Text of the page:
I don't agree with people declining a delivery at the door just because they were ignorant of tax, duty and broker's cost.
I don't agree with a $20 brokerage fee on a $40 package (UPS).
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Oct 9, 2011
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LetsGoWings wrote:
Sep 3rd, 2017 5:31 pm
I thought that normally duty fees are to paid when the package is initially delivered, no? If you refuse to pay the duty, you don't get your package.

If you get charged for duty after you've already received your package, what prevents them from charging an enormous fee?
they can't just charge you any amount they want to. They follow CBSA rule, 13% tax if you are in Ontario and duty depend on the category of your item. Canada Post charge $10 service fee, DHL and Fedex is between $10-$15, UPS fee is base on % of total value I believe. Before you make any international purchase, you should be prepared to pay tax and duties.

It's your choice if you decide not to pay, I am sure there will be people telling you that but why risk affecting your credit and have your file send to collection over such small amount of money?

Also, if you "refuse delivery", you are no longer under buyer's proection. If the package didn't get back to the seller, seller does not need to refund you.
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Oct 26, 2008
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fremmy wrote:
Sep 3rd, 2017 6:38 pm
I don't agree with a $20 brokerage fee on a $40 package (UPS).

Let's be perfectly clear about this. This false $20 brokerage fee story for a $40 item gets repeated over and over on RFD.

If the value is $40 CDN then the brokerage fee is only $7 (which is less than CP's flat rate fee).

Admittedly, UPS (and other couriers) have their COD bond fee ($4.25) as well (which can easily be avoided) and then charge tax on their fees.
But still, if you are buying something valued in the $20 to $40 range, UPS Standard isn't a bad option.

Agreed, the step up to the next level at $16.75 is quite a jump. So once you get into that $40.01 - $60 value range, UPS Standard is suddenly not a good option.

For $60.01 - $100 value items, the jump up is more modest but still not a good option.

https://www.ups.com/ca/en/shipping/zone ... rance.page
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LetsGoWings wrote:
Sep 3rd, 2017 5:31 pm
I thought that normally duty fees are to paid when the package is initially delivered, no? If you refuse to pay the duty, you don't get your package.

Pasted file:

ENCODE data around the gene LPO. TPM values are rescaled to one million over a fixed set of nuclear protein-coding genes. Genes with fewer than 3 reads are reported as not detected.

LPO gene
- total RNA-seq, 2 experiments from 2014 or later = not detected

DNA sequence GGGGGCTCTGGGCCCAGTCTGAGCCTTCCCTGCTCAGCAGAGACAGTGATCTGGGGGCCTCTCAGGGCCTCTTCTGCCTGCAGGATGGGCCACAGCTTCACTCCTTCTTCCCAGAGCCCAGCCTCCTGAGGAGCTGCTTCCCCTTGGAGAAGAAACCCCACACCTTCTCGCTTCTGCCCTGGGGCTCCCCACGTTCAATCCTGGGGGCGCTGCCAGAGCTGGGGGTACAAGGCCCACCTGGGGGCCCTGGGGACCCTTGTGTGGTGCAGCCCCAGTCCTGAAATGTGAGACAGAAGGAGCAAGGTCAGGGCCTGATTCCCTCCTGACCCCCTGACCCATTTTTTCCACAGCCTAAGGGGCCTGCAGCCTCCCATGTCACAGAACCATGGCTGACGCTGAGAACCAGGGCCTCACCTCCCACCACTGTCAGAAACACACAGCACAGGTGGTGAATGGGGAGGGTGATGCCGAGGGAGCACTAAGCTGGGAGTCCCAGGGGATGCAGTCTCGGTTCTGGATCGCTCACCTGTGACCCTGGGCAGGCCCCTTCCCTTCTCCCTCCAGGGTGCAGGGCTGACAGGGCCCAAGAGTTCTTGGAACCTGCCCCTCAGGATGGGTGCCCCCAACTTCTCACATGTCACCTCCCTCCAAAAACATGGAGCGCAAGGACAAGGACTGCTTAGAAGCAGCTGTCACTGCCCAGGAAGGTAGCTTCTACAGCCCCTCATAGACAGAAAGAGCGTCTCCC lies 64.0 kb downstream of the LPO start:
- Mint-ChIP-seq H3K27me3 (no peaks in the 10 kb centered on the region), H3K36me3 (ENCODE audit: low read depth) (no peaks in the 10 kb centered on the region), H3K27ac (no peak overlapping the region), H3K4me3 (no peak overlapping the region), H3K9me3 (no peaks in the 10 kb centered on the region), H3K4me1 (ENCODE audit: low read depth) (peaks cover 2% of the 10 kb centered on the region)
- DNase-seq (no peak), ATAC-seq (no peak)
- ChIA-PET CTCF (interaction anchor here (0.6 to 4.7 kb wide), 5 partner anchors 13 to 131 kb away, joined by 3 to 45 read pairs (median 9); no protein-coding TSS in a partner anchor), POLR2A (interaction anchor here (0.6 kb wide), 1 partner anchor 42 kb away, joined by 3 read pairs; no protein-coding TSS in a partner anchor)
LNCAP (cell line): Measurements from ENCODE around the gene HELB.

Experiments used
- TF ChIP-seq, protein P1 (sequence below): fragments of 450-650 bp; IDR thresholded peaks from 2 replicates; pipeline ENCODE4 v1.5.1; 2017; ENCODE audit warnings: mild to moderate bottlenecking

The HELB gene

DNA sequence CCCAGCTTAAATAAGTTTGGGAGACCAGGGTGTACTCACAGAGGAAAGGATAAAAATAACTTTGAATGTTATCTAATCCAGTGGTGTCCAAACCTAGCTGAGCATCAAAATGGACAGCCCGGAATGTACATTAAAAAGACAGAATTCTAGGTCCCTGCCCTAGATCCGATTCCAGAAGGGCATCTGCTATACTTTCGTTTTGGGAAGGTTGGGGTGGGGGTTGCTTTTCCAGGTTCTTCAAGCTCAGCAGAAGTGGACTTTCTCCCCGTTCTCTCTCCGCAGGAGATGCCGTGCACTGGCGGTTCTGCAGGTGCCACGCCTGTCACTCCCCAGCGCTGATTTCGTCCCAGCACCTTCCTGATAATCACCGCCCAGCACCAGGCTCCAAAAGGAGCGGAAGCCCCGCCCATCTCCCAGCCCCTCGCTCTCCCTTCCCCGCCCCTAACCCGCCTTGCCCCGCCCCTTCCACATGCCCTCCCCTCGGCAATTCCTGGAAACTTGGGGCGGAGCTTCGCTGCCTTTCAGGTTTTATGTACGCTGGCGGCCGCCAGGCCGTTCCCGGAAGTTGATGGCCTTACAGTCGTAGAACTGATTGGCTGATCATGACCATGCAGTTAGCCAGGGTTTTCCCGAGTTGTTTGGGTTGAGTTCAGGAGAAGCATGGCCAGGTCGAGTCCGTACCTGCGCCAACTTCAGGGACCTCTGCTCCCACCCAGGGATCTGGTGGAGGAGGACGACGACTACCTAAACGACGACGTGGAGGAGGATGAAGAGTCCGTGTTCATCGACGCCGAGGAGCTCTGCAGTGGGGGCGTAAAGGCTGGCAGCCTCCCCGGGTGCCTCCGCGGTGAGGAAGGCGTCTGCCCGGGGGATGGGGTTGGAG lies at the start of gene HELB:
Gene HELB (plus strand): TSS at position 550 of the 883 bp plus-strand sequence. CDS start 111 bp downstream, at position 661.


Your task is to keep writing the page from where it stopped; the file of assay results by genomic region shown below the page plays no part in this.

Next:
If you get charged for duty after you've already received your package, what prevents them from charging an enormous fee?
You thought wrong.

If the item is delivered by Canada Post, typically duties and/or taxes are paid before you receive the package...one of the reasons is because they take their sweet time getting the package to you and get all their ducks in a row before they attempt delivery. However, if the package was delivered by a courier company, they typically want to deliver to you ASAP so they may not have everything sorted before attempting delivery.

Duties and/or taxes are a possibility for any purchase made outside of Canada.
If you get charged for duty after you've already received your package, what prevents them from charging an enormous fee?
Conversely, what's stopping them from charging an enormous fee before you get the package? Works the same way.

You made a purchase from outside Canada, it's subject to duties or taxes, so just pay the bill.
Proud RFD member since January 31, 2007. Feel free to add 3,034 to my post count.
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ALLCAPS wrote:
Sep 3rd, 2017 9:54 pm
Conversely, what's stopping them from charging an enormous fee before you get the package?
Your ability to refuse the package.
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Which company was the watch mailed with?
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macnut wrote:
Sep 3rd, 2017 7:20 pm
Let's be perfectly clear about this. This false $20 brokerage fee story for a $40 item gets repeated over and over on RFD.
I imagine close to 100% of people in Canada consider $40 and $40.01 the same. We no longer use the penny.

When you are importing you also need to worry about currency fluctuations. You may get lucky but I wouldn't risk ordering anything more expensive than $35 when converted.

I personally find it's best to avoid UPS Standard altogether when shopping internationally.